Life without batteries is inconceivable. Stored energy has become an integral part of our everyday lives. Without this over 100-year-old technology, the success story of laptops, cell phones, and tablets would not have been possible. Although there are many ways of storing power, there is only one system that enables the functions that meet consumers’ expectations of a storage medium – the rechargeable battery. A battery that can be discharged and charged at the push of a button. Strictly speaking, the battery is not a storage system for electric power but an electrochemical energy converter. And in recent decades its development has followed many convoluted paths.
The history of the battery, both as a primary and secondary element, has not yet been fully elucidated today. We know that the voltaic pile was introduced by A. Volta (1745 – 1827) around 1800. Some 65 years later, around 1866, G. Leclanché (1839 – 1882) was awarded a patent for a primary element, the so-called Leclanché element. The element consisted of a zinc anode, a graphite cathode, and an electrolyte made of ammonium chloride. The cathode had a manganese dioxide coating on the boundary surface with the electrolyte. C. Gassner (1855 – 1942) further developed this system, and in 1901 P. Schmidt (1868 – 1948) succeeded in inventing the first galvanic dry element based on zinc and carbon.
The further development of batteries – both as primary and secondary elements – can be described as tentative. There were not any major breakthroughs with regard to an increase in specific energy or specific power. Nevertheless, the technical and chemical properties of the elements were improved on an ongoing basis. Today, nearly all battery systems have high cycling stability and safety and are completely maintenance-free.
It was not until the beginning of the 1970s that a new era began. The first ideas for a new system were born at the Technical University of Munich, Germany: lithium batteries with reversible alkaline-metal-ion intercalation in the carbon anode and an oxidic cathode. It was some years before the first commercial lithium battery was launched on the market by Sony in 1991. Constant development – which also involved implementing new materials – resulted in this unparalleled success.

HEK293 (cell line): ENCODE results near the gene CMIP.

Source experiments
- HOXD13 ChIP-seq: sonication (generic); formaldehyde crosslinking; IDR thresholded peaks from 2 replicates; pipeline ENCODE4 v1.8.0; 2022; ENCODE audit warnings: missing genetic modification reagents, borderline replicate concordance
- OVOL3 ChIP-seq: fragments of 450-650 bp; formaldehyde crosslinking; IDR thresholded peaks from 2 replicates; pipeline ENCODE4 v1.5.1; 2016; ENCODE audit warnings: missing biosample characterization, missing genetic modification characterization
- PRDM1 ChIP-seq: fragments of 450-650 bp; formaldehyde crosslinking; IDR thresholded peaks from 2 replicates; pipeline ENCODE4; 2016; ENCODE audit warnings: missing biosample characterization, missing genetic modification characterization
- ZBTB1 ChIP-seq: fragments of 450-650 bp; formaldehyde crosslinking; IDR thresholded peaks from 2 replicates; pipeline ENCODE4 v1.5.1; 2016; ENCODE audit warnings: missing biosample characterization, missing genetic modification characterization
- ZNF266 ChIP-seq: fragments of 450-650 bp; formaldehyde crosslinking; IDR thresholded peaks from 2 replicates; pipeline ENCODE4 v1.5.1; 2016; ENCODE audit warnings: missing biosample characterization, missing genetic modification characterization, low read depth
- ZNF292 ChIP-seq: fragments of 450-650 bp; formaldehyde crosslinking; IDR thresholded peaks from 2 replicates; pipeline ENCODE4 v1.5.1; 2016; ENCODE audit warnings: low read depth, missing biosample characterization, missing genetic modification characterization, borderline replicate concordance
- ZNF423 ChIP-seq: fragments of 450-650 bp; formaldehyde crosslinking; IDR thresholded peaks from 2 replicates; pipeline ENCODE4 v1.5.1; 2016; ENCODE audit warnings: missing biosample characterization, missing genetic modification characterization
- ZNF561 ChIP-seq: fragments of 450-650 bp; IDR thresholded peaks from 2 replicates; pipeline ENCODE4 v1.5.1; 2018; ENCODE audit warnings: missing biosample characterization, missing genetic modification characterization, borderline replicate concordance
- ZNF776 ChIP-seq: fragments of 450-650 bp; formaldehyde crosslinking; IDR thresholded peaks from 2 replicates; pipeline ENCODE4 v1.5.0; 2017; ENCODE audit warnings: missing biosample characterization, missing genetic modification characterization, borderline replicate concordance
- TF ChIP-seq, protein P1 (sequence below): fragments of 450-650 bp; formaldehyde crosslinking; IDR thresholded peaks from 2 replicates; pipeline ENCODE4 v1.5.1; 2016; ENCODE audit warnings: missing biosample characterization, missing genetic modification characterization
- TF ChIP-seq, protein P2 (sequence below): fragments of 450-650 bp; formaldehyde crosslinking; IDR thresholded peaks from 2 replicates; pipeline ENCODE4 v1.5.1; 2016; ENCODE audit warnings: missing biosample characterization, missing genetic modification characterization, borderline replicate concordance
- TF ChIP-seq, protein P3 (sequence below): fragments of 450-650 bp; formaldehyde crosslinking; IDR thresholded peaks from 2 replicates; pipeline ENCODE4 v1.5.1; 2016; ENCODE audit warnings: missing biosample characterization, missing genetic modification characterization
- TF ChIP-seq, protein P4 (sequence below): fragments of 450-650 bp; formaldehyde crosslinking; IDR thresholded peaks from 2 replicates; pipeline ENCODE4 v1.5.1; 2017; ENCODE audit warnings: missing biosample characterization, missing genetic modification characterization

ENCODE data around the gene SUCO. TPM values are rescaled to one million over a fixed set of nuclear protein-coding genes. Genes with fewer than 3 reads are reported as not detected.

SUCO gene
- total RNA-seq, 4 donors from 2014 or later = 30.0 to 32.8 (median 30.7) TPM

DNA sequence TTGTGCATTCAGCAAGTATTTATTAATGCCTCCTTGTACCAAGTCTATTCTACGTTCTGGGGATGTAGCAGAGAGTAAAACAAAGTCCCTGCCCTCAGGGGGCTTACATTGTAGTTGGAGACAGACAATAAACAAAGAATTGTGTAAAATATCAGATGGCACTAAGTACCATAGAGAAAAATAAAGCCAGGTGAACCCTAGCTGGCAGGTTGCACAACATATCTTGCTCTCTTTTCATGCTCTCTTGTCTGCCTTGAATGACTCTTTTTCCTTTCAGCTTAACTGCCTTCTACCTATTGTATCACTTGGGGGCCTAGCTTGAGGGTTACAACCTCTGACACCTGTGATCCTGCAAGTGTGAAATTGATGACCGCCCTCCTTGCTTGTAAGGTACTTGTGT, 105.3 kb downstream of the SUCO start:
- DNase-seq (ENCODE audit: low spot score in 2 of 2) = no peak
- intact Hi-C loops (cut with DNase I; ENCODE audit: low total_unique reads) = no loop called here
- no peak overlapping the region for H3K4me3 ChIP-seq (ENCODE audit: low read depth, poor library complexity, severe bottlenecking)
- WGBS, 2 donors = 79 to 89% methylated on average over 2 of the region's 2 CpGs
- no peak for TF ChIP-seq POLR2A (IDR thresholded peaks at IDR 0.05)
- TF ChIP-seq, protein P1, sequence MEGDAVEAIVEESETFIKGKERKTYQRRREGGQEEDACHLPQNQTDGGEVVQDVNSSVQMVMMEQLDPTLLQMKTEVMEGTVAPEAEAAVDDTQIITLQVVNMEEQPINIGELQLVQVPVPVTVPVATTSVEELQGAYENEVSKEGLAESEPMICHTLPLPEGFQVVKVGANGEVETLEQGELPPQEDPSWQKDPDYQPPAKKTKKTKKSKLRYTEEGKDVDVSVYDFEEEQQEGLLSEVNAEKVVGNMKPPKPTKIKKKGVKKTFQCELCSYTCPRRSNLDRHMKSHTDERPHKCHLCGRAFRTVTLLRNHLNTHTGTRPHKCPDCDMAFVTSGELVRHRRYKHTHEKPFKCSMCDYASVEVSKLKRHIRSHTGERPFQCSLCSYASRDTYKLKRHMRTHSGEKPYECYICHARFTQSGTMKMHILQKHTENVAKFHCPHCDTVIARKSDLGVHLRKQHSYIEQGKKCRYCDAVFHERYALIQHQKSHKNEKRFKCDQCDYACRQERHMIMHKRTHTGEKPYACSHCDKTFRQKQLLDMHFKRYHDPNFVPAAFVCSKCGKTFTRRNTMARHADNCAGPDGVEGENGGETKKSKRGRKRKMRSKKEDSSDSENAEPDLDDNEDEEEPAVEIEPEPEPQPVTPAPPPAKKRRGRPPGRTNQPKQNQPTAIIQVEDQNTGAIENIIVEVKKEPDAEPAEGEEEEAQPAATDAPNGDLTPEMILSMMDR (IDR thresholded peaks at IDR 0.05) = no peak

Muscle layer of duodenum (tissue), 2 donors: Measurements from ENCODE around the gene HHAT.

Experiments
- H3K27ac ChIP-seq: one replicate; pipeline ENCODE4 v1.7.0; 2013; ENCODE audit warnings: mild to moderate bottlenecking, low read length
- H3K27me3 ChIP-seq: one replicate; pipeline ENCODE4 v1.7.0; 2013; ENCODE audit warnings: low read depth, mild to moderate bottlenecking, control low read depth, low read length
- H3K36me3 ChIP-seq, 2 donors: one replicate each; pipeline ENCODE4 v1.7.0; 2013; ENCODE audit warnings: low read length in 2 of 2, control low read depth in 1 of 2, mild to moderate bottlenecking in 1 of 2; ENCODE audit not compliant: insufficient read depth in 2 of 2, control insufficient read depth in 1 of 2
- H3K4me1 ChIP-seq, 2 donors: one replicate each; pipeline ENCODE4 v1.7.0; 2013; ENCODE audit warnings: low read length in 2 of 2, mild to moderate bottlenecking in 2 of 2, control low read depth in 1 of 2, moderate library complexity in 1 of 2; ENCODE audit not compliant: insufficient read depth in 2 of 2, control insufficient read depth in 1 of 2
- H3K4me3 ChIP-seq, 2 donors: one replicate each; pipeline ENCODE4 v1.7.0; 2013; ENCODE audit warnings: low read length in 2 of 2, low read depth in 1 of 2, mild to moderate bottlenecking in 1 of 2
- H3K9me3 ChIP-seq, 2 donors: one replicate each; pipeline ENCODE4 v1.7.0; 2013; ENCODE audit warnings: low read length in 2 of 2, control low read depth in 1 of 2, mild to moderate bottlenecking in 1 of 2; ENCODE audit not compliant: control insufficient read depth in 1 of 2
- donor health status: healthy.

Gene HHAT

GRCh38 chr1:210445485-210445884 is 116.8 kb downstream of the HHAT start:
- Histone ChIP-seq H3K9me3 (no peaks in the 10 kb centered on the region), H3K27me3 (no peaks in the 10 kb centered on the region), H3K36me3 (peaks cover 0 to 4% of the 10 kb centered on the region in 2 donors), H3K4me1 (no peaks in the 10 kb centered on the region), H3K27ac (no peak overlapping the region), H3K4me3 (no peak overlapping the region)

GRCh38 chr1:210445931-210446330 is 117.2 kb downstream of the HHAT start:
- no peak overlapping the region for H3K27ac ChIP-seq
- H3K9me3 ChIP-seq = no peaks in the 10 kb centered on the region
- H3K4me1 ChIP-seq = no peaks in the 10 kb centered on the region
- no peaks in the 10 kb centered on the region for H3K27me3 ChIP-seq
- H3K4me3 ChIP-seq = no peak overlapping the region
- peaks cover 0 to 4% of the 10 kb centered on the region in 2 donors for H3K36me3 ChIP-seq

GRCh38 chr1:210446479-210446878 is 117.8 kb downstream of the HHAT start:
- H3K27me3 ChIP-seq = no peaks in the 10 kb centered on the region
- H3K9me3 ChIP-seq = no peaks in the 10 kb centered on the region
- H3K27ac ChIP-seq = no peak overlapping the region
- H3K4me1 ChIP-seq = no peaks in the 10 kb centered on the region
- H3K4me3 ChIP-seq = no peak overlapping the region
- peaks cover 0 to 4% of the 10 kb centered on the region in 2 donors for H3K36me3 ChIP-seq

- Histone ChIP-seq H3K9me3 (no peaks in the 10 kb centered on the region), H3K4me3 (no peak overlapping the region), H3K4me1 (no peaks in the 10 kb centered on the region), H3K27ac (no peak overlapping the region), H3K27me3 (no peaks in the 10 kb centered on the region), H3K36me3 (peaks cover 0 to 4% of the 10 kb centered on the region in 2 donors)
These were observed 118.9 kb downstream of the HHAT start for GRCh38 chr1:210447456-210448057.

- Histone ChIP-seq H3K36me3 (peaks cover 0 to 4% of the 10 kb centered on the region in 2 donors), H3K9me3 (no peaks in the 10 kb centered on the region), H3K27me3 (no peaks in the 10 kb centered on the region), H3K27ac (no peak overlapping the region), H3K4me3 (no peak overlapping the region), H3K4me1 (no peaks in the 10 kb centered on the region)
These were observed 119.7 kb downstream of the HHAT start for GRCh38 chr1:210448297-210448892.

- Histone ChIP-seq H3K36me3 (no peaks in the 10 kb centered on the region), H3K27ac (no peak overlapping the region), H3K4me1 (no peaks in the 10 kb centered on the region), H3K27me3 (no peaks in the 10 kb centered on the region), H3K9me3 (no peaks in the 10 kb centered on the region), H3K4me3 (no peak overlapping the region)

Today we are faced with new challenges. The change in paradigms in mobility and energy supply (the shift away from fossil fuels) requires new, low-cost, low-maintenance, and lightweight energy storage systems. These requirements are, to a certain extent, contradictory and therefore not fully realizable. As a result, there is tremendous pressure on research and development as well as on the industrial sector to come up with innovations that bring us closer to this goal. Although R&D activities have increased in recent years, partly because new institutes have been set up in universities and research centers, only time will tell whether they are sufficient.
The aim of Lithium-Ion Batteries: Basics and Applications is to make a small contribution toward successfully managing the pending change in paradigms. 32 articles by 54 authors provide a broad overview of all of the relevant areas of the lithium-ion battery: the chemistry and design of a battery cell, production of batteries, deployment of the battery system in its two most important applications as well as issues concerning safety, transport, and recycling.
The book is divided into five sections. At the beginning, an overview of the different storage systems implementing the electrochemical conversion of energy is provided. The second section is devoted to all of the facets of the lithium-ion battery. Important materials and components of the cell are presented in detail.
These components include the cathode’s and anode’s chemical materials as well as the conducting salts and the electrolyte. Several chapters are dedicated to the battery system’s modular design; the modules are in turn made up of a large number of cells and necessary mechanical components. Next, the electric components are explained. This section closes with details on thermal management and the battery management system in addition to an outlook.
The third section focuses on the production resources required for manufacturing batteries, followed by the necessary test procedures. Before the battery is deployed, a series of questions regarding transport, safety, and recycling – and more – need to be addressed. The fourth section is devoted to these issues. Last but not least, the applications – in the area of electric mobility and stationary uses – are described in the fifth, and last, section.
The main aim of this manual is to provide help to all people who want to acquire an understanding of state-of-the-art battery technology. It describes the lithium-ion battery in great detail in order to show the difficulties that manufacturers are still battling with today with 20 years of experience under their belts. It also strives to demonstrate the tremendous potential of this technology and the possibilities it holds for users and newcomers in research and development. The book does not, however, provide the same degree of depth as a scientific paper on one of the many issues related to the lithium-ion battery. It is intended as a reference book at a high technical level.
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